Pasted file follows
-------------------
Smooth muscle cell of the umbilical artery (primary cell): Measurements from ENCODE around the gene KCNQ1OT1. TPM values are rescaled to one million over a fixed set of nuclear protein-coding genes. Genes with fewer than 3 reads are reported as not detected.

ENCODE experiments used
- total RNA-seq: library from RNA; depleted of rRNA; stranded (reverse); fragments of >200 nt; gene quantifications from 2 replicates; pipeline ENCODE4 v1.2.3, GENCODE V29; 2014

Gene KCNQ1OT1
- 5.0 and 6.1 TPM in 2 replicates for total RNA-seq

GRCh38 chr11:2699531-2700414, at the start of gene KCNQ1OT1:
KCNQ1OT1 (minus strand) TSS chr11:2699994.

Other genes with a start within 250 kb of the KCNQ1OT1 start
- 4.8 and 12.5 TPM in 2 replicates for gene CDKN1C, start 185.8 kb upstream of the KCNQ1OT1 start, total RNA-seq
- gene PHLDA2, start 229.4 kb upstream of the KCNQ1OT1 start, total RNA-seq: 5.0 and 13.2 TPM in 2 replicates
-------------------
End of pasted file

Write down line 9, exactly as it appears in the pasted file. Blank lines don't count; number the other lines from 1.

- 4.8 and 12.5 TPM in 2 replicates for gene CDKN1C, start 185.8 kb upstream of the KCNQ1OT1 start, total RNA-seq